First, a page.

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Notes From The Flip Side: 05.29.2005

"A gay, cross-dressing black giant waking up every day and living in West Virginia is more of a hero than Spider-Man, Lenny Bruce and Gandhi combined."

An associate of Patton Oswalt

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I am not prone to being that asshole who claims that the only good band in a genre is this group or that other artist; generally speaking, comments like that indicate ignorance. I'm more likely to say "I really like X," and, when someone says, "Dude, Y is so much better," I'll generally check out Y to give it a chance. I freely admit my ignorance about music; no, I haven't heard The Screaming Orgasms, The Bloody Stools, The Raving Fucktards, The Whimpering Sweater Vests or whatever band du jour happens to be the rage at any given moment. Honestly - most times - I could care less because most bands are just following another trend and trying to cash in, regardless of what they tell themselves so they can go to sleep at night. I'll check them out anyway, but don't expect me to like it and don't be disappointed if I ask you what the fuck you were thinking.

Likewise, a band very well may have done that 10 or 20 years ago; I veer between wanting to hear something utterly new and acknowledging that it's unlikely (which means I criticize derivative music) and settling for things which are vaguely familiar, but well done. I realize this is, in some ways, a contradiction and I apologize for it - criticism is intensely personal and anyone who claims that it's objective is either lying to you or themselves or both; I am inconsistent and fallible and I admit that as well but it doesn't stop me from despising the latest trend of, at this moment, emo metal bands.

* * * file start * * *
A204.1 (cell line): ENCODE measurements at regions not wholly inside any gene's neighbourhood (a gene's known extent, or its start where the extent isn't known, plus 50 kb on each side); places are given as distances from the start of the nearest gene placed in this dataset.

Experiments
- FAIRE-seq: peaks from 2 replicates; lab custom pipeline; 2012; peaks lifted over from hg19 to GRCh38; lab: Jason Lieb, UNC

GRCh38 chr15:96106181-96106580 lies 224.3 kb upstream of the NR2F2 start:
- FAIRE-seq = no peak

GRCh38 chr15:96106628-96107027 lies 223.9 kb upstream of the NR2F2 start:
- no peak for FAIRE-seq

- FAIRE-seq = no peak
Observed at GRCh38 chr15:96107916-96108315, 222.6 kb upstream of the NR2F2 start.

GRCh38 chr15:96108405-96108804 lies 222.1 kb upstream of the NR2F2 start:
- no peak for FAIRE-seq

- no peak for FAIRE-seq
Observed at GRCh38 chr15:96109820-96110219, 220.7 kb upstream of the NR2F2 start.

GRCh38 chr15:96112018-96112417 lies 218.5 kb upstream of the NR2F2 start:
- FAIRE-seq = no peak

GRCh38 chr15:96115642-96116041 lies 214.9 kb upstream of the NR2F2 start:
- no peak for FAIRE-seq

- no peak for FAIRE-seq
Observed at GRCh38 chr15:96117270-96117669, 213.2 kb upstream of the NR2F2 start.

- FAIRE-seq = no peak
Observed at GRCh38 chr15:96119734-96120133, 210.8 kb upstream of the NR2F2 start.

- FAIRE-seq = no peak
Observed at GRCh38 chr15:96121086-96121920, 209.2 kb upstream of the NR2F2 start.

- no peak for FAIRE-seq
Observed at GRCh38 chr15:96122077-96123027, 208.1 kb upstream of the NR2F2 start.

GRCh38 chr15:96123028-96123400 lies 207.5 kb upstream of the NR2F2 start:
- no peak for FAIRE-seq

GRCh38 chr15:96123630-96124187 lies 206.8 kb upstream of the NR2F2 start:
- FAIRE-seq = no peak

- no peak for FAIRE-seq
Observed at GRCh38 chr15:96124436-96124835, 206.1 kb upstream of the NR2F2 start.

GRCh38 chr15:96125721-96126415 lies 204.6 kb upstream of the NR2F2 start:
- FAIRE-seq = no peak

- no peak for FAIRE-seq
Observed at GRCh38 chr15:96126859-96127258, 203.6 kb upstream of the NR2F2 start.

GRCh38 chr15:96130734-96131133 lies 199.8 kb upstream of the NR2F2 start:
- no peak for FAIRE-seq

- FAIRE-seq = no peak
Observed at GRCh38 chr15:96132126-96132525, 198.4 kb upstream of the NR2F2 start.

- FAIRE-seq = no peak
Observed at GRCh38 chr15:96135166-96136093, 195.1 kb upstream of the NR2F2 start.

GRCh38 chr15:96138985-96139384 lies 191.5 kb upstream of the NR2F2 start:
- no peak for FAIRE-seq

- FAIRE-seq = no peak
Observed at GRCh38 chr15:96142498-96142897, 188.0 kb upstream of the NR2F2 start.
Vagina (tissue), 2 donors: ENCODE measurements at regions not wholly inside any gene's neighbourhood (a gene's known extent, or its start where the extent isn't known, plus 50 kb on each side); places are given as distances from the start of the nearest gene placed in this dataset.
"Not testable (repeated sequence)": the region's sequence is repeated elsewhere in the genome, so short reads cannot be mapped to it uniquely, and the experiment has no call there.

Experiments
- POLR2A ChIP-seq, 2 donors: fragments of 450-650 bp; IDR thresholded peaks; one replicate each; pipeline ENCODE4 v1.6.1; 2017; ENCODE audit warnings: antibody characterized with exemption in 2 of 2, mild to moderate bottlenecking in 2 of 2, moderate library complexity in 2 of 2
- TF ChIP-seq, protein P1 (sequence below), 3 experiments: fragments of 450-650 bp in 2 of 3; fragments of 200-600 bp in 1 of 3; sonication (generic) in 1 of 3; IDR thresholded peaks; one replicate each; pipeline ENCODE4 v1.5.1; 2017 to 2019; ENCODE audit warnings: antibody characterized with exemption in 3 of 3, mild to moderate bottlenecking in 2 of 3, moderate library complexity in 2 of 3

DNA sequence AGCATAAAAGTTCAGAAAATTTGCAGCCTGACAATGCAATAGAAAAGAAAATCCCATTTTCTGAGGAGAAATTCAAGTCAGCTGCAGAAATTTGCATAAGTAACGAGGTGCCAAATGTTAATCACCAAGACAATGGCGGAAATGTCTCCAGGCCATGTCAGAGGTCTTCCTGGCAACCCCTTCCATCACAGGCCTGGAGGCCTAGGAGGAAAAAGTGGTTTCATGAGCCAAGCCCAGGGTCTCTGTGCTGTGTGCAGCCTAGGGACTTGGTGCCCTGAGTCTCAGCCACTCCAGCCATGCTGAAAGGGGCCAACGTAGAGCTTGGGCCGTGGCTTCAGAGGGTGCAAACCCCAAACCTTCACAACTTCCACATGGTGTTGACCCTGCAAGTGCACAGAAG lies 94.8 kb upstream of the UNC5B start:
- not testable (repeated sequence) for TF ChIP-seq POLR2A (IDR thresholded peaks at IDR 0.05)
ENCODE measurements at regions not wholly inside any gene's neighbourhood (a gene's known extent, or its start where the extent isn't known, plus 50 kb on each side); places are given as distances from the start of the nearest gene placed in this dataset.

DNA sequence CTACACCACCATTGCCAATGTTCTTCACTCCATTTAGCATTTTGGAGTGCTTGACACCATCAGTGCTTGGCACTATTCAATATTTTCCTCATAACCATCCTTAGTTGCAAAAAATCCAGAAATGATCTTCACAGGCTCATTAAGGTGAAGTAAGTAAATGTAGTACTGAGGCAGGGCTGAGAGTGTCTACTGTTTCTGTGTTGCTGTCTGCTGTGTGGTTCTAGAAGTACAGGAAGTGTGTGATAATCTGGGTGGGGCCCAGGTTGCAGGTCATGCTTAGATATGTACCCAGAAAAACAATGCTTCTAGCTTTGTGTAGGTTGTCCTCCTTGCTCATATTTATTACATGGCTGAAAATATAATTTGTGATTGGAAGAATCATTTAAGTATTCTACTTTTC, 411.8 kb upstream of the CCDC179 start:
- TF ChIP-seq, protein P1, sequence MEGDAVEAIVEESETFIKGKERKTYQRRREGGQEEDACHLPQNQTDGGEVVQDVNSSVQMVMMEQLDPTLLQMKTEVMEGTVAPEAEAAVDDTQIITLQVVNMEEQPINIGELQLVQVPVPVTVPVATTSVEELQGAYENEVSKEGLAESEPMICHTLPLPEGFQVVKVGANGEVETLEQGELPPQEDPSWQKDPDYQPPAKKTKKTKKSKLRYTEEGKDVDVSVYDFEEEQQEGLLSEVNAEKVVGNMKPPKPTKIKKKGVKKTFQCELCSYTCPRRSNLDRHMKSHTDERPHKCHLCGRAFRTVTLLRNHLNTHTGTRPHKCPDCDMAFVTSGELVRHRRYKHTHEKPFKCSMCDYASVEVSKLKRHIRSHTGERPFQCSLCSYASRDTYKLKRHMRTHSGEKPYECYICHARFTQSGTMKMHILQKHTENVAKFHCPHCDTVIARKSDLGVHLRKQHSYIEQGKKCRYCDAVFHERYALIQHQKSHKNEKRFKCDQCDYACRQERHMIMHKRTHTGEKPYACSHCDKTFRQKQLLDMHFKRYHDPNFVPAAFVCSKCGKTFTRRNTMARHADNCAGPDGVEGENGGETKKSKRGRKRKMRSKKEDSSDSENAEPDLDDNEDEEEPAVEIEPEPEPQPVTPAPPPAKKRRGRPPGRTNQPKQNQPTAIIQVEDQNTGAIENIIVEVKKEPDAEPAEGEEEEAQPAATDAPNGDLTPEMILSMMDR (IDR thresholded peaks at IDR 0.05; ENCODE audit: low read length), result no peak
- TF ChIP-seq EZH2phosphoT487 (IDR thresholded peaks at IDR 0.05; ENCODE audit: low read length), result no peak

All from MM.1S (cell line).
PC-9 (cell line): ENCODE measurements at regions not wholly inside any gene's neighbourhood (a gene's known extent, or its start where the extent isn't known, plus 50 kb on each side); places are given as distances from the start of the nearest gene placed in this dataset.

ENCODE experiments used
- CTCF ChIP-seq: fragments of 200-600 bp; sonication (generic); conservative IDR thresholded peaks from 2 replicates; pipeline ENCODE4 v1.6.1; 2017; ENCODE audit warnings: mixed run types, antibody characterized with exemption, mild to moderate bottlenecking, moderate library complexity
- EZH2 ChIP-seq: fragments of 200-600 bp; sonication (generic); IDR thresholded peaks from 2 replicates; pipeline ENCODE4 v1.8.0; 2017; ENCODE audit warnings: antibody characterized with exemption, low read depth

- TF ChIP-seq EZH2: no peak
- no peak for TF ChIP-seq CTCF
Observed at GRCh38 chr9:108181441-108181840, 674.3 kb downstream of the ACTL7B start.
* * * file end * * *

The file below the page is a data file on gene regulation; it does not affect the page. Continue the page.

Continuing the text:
I'm sorry if you're confused by this, if you don't understand why - purely for example - I can't be bothered to care about a band like Atreyu when I claim to like both punk and hardcore. If I'm apologizing to you, I suggest that we merely have different definitions and understandings of the genre; I won't say that you're wrong or that I'm right, merely that my perspective is based on a hair over two decades of this stuff now and I probably have heard it all before but that I still look for something new (to me, at least) and exciting (again, to me - while I hope that you get off on the same stuff I do, I don't expect it) and that there's a fair bit of stuff which simply doesn't do it for me emotionally or intellectually. (And frankly, bands like Atreyu, nice people though they may be - and I don't know because I've never met or talked with them - tend to bore the shit out of me.)

After all, I can appreciate that Paris Texas album as a fan while other albums may require only an intellectual or may demand a blended response which engages both the emotions and the intellect - in other words, the record works for me as a fan and as a music snob; I have to think about it while I'm jumping around playing air guitar.

And all of this, really, is just a goddamned long precursor to gibbering senselessly about the new Some Girls EP, which is simply fucking brilliant. Now look - I loved American Nightmare / Give Up The Ghost. I love The Bars. I've been loving Some Girls since I finally found the first two EPs at Krazyfest back in 2003, although I had no reason to think I wouldn't. Seeing them though ... well, that's what really hammered the point home. I won't make a fuss about pedigree - suffice it to say that I got into Some Girls because Wes is in it; Wes is an awesome guy, an incredible writer (lyrics, journalism, creative works - across the board, the guy is ridiculously talented) and I've liked everything else he's done - you could just as easily have found your way into Some Girls through being a fan of another band. The show was just fucking amazing - 20 minutes seemed like forever. I think everyone was exhausted by the time they were done. I had no idea what I had captured - merely that it was intense and that the entire band was so active that I had to use a fast shutter speed and flash to have a chance of getting anything in focus.

Most of the pictures weren't.